As always, I’d like to preface this blog post by warning you that this is a review of the most recent episode of Downton Abbey that aired in Britain. If you have not yet seen it, reading this will spoil things for you. If you have, click on through!
Last week’s episode was a heartbreaking game changer. I, like everyone else, was shocked and sad when it became clear that Sybil would die. But losing one of my favorite characters was also a fantastic piece of dramatic storytelling, and I was looking forward to this week’s episode immensely.
Sybil’s death touched all the relationships in the family and resulted in multiple complications. Cora and Robert’s marriage was all but destroyed, and while I’d hoped that would play out a little longer, it was interesting to see the Dowager Countess intervene out of true empathy rather than the desire to avoid a scandalous divorce. She knew Robert and Cora would be stronger and more able to overcome their grief if they were facing it together.
Then there is Tom and baby Sybil. Robert is too heartbroken to understand just how much his son-in-law has been crushed. He’s taking his anger over the death of his youngest daughter out on less important things, like the name of the baby and Tom’s wish for her to be Catholic. That put Robert at odds with Mary, who knew Sybil had intended for her baby to be Catholic.
And what will Tom do? Move away and take the baby with him? I don’t think so – he’s determined to keep her. Although Mary and Matthew’s inability thus far to have their own baby does seem like a bit of foreshadowing. Will something happen to Tom, and Mary and Matthew will raise Sybil? I’d like to see Tom stay, and maybe run that farm that Matthew’s so worried about. Robert is too proud and set in his ways to accept the fact that Downton will have to be managed differently if he wants it to stay in the family.
I originally wasn’t so interested in Violet’s mission to rehab ex-prostitutes, but her decision to hire Ethel on as a maid/cook has paid off exponentially. Carson’s own discomfort contrasted by everyone else’s relative sympathy and ease has been a fascinating display of the changing times. It’s 1920, and the Dowager Countess is willing to eat a pudding prepared by a prostitute just because it’s delicious. Cheers to progress!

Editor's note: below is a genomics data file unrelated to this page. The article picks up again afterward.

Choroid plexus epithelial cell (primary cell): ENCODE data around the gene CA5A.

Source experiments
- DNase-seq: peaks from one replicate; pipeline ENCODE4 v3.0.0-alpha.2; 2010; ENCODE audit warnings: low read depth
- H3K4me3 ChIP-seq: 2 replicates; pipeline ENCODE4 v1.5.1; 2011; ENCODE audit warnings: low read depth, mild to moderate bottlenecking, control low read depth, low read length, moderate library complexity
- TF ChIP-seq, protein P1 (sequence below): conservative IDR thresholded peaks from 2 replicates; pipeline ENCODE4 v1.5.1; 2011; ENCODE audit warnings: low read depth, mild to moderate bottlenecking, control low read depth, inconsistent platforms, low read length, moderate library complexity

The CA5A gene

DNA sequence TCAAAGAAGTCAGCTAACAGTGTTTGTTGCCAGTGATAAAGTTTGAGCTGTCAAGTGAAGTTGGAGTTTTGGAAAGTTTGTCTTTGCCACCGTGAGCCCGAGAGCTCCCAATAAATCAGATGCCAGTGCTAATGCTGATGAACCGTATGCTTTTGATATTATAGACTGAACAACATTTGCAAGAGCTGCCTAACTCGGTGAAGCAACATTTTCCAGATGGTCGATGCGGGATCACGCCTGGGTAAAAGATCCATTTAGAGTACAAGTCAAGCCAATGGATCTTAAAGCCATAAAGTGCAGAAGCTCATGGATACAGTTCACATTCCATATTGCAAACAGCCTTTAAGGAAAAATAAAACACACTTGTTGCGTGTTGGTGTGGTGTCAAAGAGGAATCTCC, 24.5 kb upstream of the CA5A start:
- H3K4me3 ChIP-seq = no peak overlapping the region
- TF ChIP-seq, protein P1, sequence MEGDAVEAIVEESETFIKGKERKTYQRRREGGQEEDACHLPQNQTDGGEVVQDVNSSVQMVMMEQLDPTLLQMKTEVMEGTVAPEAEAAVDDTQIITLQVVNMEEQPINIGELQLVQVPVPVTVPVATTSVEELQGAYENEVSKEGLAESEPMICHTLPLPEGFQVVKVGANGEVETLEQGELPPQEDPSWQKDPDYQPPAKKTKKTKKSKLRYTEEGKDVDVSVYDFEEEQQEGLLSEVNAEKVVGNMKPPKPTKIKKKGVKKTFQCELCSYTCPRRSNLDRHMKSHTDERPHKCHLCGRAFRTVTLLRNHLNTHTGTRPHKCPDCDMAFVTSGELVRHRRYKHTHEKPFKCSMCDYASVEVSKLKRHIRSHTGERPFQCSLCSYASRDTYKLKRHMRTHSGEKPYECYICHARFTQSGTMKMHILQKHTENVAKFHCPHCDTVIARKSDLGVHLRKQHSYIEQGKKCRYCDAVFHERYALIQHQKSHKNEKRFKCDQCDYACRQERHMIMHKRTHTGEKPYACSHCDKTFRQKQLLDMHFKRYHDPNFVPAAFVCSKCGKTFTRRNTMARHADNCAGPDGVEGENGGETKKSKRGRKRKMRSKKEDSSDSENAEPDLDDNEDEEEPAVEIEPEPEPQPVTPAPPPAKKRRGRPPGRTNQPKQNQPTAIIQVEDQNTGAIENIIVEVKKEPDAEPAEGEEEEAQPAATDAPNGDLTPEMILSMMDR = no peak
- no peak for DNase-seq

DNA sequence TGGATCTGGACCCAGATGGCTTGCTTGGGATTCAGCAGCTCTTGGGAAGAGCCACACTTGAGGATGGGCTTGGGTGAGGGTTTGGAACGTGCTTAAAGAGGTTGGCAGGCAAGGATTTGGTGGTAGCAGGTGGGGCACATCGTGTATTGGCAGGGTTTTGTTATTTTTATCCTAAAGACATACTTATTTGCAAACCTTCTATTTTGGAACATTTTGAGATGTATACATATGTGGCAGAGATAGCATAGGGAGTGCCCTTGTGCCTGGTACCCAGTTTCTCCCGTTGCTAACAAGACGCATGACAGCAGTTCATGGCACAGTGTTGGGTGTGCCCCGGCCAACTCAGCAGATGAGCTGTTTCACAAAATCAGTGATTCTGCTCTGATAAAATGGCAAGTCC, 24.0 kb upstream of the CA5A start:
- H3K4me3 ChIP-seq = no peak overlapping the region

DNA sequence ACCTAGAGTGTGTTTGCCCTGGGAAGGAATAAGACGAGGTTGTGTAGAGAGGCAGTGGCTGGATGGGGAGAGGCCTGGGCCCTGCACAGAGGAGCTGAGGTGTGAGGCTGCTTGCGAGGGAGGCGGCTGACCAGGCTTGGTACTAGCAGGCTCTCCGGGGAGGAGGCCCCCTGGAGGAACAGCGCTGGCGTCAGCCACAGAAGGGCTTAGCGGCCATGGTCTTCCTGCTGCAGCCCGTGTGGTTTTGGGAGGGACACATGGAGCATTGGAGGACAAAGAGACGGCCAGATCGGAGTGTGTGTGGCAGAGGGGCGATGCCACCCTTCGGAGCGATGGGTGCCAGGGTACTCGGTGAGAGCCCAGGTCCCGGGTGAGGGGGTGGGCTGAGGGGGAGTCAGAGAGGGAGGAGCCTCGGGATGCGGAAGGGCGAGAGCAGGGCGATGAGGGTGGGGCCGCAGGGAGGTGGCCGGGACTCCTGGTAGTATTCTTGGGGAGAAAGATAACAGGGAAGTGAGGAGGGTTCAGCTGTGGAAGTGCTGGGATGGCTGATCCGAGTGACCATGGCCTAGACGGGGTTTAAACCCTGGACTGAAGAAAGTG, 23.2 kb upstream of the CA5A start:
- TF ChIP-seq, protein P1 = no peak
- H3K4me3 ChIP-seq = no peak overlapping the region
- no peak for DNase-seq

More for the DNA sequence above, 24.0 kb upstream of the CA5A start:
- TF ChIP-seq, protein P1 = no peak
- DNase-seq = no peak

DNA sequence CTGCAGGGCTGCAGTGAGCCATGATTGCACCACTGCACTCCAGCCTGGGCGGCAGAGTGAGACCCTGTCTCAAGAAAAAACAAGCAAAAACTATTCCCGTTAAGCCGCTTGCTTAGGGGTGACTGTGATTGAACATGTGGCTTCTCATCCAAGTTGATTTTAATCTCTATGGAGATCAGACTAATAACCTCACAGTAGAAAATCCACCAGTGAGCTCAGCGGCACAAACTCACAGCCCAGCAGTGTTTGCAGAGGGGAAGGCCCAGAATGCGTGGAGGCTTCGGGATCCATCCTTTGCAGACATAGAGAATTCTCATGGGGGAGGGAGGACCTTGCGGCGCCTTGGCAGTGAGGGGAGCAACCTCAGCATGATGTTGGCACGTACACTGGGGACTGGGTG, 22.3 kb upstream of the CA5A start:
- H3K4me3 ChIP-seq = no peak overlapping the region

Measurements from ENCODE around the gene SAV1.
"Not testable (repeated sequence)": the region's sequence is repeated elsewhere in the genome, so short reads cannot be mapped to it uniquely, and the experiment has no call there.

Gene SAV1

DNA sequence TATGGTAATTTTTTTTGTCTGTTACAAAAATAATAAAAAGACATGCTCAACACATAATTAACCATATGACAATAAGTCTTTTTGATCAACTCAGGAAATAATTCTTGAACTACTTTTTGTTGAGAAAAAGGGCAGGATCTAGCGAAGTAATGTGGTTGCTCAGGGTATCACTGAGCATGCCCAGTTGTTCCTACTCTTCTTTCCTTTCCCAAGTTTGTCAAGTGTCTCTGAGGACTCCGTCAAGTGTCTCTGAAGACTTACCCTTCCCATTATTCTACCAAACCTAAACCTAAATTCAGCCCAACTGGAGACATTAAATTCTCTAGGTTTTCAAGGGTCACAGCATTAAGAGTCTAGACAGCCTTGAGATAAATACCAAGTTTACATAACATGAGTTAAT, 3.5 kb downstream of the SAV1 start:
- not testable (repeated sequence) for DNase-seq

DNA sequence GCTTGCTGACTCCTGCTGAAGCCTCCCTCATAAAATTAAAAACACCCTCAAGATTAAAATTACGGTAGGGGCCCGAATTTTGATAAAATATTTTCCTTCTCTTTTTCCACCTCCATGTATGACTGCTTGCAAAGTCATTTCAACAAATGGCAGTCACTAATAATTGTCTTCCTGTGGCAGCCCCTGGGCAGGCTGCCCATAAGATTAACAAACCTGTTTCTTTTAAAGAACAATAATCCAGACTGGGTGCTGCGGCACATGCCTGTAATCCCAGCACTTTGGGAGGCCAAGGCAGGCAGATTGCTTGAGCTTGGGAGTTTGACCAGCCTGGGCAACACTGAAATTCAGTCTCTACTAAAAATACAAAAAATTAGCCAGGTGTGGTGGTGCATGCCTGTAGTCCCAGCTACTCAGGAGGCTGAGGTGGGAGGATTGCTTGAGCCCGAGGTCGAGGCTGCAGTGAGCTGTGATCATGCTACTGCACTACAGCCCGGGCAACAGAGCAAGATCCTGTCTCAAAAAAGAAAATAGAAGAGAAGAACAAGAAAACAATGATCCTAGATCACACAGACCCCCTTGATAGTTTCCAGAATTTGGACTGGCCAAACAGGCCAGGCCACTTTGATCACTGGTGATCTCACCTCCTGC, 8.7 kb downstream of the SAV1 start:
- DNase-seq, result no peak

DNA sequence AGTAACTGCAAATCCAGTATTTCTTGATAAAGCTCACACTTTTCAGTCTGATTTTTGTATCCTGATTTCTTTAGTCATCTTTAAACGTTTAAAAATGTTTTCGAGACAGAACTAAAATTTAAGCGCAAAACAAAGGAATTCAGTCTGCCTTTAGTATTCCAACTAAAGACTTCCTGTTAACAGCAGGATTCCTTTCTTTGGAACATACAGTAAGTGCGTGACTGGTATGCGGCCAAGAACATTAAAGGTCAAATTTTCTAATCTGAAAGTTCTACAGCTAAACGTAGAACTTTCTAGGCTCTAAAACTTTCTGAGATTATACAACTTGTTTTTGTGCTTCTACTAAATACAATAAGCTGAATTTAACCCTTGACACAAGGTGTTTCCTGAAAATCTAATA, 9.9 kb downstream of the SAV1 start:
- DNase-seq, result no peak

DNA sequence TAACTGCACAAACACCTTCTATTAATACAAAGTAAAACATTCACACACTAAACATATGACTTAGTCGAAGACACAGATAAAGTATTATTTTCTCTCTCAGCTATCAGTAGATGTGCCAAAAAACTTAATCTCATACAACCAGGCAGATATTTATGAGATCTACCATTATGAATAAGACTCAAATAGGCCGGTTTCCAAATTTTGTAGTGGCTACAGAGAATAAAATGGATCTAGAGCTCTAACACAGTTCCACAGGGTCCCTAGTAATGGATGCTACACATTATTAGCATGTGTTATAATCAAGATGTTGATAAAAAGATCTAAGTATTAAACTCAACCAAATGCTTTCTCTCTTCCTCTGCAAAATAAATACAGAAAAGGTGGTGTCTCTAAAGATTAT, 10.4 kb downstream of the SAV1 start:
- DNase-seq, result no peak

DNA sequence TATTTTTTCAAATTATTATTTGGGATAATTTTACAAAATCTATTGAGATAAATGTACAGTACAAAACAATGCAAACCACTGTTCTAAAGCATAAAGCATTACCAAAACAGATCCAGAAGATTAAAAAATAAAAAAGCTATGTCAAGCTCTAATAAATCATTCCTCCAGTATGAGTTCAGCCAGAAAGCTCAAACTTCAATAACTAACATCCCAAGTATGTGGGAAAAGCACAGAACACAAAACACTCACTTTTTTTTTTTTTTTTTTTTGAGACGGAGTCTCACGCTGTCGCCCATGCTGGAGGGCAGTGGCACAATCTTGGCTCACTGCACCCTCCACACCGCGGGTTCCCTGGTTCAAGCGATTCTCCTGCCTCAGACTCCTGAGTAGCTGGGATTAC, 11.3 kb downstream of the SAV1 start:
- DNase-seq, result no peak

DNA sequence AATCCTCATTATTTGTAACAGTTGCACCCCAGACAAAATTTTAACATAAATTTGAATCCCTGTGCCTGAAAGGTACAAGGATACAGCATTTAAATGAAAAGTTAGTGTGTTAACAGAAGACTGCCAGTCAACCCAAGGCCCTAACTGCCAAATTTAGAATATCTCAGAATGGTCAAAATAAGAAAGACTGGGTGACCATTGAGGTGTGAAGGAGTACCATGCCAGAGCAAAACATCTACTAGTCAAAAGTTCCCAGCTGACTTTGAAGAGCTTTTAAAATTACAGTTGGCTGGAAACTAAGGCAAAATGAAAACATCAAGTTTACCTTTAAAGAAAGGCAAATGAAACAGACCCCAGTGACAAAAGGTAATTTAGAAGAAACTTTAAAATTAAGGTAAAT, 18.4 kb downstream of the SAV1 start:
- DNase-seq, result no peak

I also like how the O’Brien/Thomas/Jimmy storyline has been building. Can we pinpoint when O’Brien stopped being BFFs with Thomas? Was it when the horrible thing happened with the soap and Cora’s miscarriage? Anyway, Jimmy is becoming increasingly uncomfortable with Thomas’s flirtations and so far O’Brien has been discouraging him from taking them to Carson. But I don’t think she’ll have Thomas’s back much longer.
Other storylines included Bates’ imminent release from prison (thank god, I’m so over that whole thing), Edith revisiting the idea of writing a regular newspaper column, and Daisy reminding us that she was once married for a few minutes. I liked Daisy’s storyline quite a bit. There’s so much sexual tension and unrequited love in the kitchen, it’s a wonder Mrs. Patmore hasn’t suffocated on it. I’d love to see Daisy move out to the farm, marry a nice lad, and sell some jams and pies or something.
What did you guys think of the episode?
Tags: Downton Abbey